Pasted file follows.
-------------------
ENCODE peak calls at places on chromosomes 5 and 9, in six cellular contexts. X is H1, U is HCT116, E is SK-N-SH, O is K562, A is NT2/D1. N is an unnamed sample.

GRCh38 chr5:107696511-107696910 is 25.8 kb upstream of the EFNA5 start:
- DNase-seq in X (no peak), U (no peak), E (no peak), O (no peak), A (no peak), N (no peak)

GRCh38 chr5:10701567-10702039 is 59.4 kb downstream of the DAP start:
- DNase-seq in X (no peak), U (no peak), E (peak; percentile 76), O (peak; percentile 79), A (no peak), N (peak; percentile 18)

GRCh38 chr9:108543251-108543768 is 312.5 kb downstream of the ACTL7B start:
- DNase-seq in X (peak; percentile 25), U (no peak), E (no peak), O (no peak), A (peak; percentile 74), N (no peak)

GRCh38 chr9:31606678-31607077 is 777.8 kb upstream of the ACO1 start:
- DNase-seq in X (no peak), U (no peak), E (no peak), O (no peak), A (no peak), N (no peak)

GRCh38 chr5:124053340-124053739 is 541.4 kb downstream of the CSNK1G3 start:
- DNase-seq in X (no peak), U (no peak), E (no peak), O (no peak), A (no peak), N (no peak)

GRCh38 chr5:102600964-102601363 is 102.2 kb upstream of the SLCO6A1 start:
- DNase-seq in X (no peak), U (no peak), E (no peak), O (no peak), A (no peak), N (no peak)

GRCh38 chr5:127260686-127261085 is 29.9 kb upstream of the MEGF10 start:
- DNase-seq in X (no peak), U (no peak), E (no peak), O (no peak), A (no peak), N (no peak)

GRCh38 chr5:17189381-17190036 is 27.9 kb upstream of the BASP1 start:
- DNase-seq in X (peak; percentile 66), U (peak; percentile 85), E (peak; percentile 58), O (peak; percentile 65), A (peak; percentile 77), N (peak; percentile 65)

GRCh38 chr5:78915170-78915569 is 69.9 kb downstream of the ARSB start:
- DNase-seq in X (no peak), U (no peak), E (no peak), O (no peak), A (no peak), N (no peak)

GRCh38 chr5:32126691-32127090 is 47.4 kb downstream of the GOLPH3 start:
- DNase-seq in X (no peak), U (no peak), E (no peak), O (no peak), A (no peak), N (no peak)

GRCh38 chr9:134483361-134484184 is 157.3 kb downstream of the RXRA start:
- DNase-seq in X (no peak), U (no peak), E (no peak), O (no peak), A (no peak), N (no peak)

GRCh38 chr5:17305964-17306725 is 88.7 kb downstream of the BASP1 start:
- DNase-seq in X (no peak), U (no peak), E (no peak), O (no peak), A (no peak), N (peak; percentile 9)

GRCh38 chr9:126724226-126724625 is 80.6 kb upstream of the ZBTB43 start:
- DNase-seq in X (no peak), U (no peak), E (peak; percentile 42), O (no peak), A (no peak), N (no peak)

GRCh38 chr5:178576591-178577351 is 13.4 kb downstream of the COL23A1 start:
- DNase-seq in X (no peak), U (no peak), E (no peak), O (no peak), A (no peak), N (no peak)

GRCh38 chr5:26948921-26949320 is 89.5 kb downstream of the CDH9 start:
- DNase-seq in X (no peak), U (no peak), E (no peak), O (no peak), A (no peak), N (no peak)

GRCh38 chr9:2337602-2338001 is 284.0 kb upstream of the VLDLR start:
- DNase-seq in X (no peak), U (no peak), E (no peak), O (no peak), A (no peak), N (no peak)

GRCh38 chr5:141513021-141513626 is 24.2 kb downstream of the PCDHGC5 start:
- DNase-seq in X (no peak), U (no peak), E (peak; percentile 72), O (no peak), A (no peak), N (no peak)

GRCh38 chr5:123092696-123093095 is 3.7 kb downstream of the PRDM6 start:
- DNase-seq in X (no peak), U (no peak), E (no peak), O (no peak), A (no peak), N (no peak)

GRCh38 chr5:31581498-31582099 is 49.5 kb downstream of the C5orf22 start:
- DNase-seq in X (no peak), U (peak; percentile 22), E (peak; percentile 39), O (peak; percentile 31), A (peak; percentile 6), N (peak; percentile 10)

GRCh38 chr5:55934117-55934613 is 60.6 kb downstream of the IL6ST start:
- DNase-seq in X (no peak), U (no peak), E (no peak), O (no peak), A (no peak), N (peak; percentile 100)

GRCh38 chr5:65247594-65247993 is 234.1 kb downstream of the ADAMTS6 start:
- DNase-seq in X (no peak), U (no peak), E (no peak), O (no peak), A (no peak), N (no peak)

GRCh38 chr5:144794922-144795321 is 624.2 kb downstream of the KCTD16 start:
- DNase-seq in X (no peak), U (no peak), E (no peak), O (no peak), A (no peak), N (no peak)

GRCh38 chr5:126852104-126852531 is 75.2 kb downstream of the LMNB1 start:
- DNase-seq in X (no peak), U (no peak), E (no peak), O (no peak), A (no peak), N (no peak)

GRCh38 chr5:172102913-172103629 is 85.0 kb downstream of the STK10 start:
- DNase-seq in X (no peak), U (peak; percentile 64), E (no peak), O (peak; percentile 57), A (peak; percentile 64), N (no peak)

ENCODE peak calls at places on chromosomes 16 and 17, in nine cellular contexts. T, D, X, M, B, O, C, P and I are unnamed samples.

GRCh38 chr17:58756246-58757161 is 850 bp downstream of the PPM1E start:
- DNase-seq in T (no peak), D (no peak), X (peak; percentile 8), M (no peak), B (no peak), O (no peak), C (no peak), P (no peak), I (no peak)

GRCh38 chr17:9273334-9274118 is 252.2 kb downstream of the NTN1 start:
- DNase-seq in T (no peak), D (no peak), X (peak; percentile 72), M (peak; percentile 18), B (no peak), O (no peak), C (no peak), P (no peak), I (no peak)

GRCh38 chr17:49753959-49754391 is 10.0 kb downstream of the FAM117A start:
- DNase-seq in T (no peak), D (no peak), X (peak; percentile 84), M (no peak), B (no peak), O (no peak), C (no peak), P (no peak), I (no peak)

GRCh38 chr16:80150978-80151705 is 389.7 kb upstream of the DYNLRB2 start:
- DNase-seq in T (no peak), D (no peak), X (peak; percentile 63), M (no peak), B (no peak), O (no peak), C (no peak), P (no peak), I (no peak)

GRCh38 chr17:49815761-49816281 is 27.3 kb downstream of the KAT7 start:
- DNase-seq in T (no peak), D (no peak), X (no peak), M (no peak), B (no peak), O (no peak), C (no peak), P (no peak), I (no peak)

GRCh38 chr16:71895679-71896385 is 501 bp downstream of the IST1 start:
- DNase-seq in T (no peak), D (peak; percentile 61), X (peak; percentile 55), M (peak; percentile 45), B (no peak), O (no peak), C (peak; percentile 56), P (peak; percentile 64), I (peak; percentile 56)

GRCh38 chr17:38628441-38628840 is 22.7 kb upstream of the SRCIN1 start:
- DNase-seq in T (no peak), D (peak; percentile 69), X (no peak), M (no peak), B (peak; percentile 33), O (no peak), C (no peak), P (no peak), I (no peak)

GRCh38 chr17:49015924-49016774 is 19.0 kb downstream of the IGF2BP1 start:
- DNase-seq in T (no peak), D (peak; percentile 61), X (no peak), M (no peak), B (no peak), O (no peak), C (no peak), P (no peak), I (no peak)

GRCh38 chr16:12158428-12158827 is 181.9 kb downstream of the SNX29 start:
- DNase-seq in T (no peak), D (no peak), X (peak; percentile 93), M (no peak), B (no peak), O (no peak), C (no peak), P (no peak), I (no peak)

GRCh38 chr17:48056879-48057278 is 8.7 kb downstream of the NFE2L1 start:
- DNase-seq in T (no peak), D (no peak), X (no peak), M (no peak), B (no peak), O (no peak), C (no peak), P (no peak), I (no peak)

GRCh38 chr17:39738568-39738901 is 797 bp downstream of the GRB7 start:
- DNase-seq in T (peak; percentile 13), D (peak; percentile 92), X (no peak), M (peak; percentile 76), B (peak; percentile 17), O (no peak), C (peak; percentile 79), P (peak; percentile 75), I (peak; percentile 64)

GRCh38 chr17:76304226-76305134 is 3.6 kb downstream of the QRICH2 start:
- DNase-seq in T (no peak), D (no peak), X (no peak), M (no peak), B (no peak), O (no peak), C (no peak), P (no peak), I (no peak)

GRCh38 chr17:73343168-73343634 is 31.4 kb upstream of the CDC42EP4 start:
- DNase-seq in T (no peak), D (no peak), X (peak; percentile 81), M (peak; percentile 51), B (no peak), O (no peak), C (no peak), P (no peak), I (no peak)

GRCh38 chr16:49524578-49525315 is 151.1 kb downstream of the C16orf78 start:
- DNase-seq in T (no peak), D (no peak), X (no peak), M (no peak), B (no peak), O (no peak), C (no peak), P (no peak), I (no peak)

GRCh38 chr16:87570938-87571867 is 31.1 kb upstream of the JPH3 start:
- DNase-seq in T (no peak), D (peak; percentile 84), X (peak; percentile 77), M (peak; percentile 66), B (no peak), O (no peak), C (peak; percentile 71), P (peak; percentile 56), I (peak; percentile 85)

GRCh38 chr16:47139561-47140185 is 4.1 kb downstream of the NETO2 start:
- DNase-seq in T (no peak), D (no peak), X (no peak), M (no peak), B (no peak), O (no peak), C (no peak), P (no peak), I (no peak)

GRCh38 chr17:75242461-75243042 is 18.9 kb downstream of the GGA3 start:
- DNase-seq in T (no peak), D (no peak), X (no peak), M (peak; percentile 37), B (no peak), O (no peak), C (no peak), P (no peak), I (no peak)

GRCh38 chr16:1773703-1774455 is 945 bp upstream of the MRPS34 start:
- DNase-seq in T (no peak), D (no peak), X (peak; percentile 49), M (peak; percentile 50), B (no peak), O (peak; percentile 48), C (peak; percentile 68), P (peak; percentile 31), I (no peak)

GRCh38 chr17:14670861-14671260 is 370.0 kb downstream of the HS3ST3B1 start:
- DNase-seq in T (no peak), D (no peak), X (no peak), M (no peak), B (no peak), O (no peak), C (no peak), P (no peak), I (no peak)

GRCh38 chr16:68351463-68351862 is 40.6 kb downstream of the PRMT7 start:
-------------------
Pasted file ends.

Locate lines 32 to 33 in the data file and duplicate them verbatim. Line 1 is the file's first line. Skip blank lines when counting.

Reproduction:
GRCh38 chr9:2337602-2338001 is 284.0 kb upstream of the VLDLR start:
- DNase-seq in X (no peak), U (no peak), E (no peak), O (no peak), A (no peak), N (no peak)